How is it possible to truly convey a life-changing experience?
This text will address how my art and life have changed since the Fulbright years, with a few project examples. I would like to focus on how a physical and intellectual journey has allowed a more profound, inner, spiritual path to unfold.
One of the most important benefits of the Fulbright program for me was time, time to dream, reflect, meditate, study, explore, and create. The peaceful atmosphere of UCSB and Santa Barbara was ideal for this purpose.
Witnessing the campus can be rather remarkable: It kisses the ocean, has abundantly verdant grounds, bike paths, skaters, and the weather is an ‘eternal spring.’ My art studio was located in a two-story building, part of the university’s stadium (Harder Stadium). The space was tranquil, allowing me to quickly dive into research and create artwork, yet close enough to attend a good art/music show in wild LA on the weekends. I felt dazzled and so excited to start this new chapter in my life.
Luckily, the program covered all living and study expenses to be fully available to focus on the here and now. Thanks to the program, I was also able to work as a TA and gain tremendous experience and passion for lecturing, which nowadays manifests in workshops that I run at Israeli art colleges. I made up my mind to devote such precious time to do the best I could to grow as a human being and artist.
During our first semester break, my partner and classmate suggested we attend a 10-day Vipassana meditation course. I could not resist the offer, so we traveled to one of the centers located in Northfork, WA. The time was right, and my heart and mind were wide open.
Those were memorable days in my life, days of being in silence, quieting the mind, observing sensations in the body, and learning to accept reality as it manifests - constantly changing from moment to moment. It was there that I started to know for the first time something else, something which no school had taught me before, to be in the present and not run away, or perhaps, the art of living.
Leaving the center with broad grins on our faces, we both returned to our daily lives, academic tasks, and new art projects. However, I slowly realized what a significant change had come into my life and art. The physical and intellectual journey in the U.S. started to merge naturally with a path of finding true joy, humility, and higher degrees of self-acceptance.
As part of my MFA research, I was interested in finding poetic yet childlike, simple ways to express the fluidity of gender identity and the sensation of being in limbo in between. My primary references were American rock 'n' roll, pop culture aesthetics, and highly defined gender roles of the 1950s. My artwork and writing also became more enhanced by spiritual teachings and the ongoing Vipassana meditation practice.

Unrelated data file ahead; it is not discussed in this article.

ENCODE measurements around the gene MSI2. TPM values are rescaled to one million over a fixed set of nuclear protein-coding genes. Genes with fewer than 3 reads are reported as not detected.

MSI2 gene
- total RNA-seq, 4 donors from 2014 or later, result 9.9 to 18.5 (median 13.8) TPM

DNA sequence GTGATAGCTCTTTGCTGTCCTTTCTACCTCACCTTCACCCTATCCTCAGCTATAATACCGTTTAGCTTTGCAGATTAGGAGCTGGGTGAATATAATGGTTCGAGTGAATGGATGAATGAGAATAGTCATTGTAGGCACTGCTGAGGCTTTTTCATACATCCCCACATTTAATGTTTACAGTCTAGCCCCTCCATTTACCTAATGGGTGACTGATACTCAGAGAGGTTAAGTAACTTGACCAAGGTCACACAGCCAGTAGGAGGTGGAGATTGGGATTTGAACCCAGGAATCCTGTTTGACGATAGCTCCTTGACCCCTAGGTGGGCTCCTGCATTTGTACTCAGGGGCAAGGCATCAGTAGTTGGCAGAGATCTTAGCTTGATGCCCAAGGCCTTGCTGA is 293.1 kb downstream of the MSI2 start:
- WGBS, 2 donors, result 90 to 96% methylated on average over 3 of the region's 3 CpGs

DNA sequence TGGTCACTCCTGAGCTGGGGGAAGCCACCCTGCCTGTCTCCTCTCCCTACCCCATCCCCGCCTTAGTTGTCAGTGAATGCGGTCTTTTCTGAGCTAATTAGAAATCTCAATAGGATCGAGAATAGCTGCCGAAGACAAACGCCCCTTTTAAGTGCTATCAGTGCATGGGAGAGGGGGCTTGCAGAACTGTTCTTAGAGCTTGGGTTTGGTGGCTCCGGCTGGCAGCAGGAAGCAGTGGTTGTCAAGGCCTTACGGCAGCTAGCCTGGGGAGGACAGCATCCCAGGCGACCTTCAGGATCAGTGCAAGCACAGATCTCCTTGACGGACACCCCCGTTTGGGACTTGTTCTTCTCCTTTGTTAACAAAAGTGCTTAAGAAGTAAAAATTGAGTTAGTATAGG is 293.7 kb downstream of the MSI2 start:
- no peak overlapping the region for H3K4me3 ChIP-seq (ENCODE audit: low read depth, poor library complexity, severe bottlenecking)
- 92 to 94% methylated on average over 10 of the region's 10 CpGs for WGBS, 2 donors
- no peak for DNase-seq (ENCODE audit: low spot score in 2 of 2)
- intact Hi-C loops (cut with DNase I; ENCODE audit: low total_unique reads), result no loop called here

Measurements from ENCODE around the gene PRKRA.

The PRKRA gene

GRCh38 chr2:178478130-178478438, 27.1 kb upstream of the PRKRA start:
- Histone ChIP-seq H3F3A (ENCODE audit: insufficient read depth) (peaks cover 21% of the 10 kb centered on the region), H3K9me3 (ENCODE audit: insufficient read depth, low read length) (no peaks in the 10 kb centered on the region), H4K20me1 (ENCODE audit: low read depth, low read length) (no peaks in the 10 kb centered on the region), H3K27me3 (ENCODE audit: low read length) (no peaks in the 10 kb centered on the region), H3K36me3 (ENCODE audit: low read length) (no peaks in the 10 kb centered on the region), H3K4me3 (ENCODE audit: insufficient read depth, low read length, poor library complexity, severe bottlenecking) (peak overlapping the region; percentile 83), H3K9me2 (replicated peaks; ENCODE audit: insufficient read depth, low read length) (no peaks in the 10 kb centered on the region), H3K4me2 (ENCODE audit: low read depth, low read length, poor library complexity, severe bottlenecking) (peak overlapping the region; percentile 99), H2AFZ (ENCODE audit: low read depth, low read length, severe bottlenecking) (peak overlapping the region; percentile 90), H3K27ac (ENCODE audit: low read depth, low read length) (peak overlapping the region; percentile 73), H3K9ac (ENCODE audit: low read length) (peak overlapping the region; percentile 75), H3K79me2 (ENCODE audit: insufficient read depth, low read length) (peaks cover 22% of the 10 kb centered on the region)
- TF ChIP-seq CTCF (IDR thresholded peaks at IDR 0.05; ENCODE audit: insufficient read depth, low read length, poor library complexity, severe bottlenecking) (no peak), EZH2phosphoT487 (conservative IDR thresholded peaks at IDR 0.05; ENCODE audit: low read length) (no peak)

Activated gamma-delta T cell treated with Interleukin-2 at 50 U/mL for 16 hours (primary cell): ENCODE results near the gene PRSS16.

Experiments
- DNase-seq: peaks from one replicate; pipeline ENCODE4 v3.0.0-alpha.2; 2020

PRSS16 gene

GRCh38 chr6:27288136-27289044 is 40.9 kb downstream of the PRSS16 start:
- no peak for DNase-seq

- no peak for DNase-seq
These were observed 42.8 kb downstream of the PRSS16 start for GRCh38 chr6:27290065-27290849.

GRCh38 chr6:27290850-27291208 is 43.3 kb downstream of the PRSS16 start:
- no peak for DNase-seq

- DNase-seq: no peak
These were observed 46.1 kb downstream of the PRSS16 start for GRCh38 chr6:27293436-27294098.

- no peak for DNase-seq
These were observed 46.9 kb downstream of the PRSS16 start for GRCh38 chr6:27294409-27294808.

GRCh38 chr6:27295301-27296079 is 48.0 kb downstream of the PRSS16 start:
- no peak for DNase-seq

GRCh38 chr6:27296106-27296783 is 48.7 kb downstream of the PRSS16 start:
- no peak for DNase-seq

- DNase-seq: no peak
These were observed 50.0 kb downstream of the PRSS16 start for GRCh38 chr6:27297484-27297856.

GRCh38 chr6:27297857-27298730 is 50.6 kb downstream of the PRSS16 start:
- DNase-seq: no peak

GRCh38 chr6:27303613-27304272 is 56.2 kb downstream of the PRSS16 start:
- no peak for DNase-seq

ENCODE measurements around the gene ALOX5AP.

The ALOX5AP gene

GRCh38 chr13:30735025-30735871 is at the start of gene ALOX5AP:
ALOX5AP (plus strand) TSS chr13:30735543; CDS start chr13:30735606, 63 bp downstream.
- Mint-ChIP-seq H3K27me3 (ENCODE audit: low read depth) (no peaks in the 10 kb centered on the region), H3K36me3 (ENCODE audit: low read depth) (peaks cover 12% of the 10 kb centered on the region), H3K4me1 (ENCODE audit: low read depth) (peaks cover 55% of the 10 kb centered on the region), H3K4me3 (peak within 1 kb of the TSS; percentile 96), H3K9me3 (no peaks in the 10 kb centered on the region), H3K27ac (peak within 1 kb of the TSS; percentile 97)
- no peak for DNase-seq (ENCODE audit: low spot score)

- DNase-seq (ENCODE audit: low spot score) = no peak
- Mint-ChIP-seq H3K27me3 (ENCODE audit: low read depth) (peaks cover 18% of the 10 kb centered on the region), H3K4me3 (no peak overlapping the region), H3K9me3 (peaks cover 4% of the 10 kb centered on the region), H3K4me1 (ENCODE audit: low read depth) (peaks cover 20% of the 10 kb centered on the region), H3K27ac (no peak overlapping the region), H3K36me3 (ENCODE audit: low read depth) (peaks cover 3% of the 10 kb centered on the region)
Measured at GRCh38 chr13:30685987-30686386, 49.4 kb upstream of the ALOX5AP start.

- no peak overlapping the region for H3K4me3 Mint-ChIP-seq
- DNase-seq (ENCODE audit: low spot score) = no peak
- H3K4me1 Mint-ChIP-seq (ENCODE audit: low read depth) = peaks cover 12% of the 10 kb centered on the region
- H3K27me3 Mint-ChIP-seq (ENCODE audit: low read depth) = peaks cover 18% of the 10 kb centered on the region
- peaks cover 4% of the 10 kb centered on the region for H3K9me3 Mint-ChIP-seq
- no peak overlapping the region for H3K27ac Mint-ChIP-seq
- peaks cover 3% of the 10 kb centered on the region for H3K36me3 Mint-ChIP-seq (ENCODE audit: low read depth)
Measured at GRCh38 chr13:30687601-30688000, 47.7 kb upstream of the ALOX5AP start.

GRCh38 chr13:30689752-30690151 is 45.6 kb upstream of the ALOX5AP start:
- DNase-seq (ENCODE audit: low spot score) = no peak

Upon completing my MFA, I stayed on for another fruitful year of Fulbright’s post-academic Training as an Art and Education Outreach Coordinator at UCSB’S Gender Resource Center. My project was “No Body Holy,” a queer 50s-style prom that celebrated the diversity of genders and bodies. It was moving to bring together, into the vintage-looking gymnasium, not only students but also various locals from the larger Santa Barbara area. The lineup included Shannon and the Clams, and the local radio station broadcasted the entire event.
Back in Israel, I felt embraced by the art community, and new opportunities opened up. In 2019, I had my first solo show at Hamidrasha Gallery in Tel Aviv. The exhibition was an immersive installation that invited the viewer to step into a personal, gender-transcending journey. It included neon signs, ready-made toys, soft sculptures, wall-to-wall felt carpets, and a VR animated movie experience. One heartwarming feedback was from a person who said that after leaving the show, she suddenly looked at people who passed by her ‘as is,’ without any judgment or assumptions based on gender.
Recently, I had another significant exhibition at the LGBTQ Center in Tel Aviv. It was part of a “demolition festival” that celebrated pride month as well as a farewell party to the venue, which is being torn down to make way for a new building that will be the second-largest LGBTQ center in the world. My project, “Farewell Ancient Pink,'' consisted of pink copies of love and friendship letters that I received from ages 10 to 18, assorted memorabilia, as well as a soundtrack from the 1990s. It celebrated a lost time capsule and my different life incarnations. It was an intimate version of a goodbye party; not to “demolish” the past but to lovingly let go, while healing and speaking of a teenage time in which all we were looking for was a safe space to explore identity and get closer to who we are. Throughout the three days of the festival, I was constantly present in the exhibition space. I had invaluable conversations with people from the LGBTQ community as well as outside it. Many of them were highly moved and felt as if they had entered their childhood room.
For me, such feedback is the measurement of a successful art piece. To inspire, convey, and invite the audience into a colorful experience that is beyond personal, beyond gender, that is universal. I am now interested in how art can drive us to live in wholesome routines, share, connect, communicate honestly, and learn to be at peace with ourselves and each other. I envision art as a way to serve people, a creative tool that opens up a safe space to deal with our impermanent, fragile nature as living beings.
Here is a truly life-changing experience we all share and can relate to.
Articles are written by Fulbright grantees and do not reflect the opinions of the Fulbright Commission, the grantees’ host institutions, or the U.S. Department of State.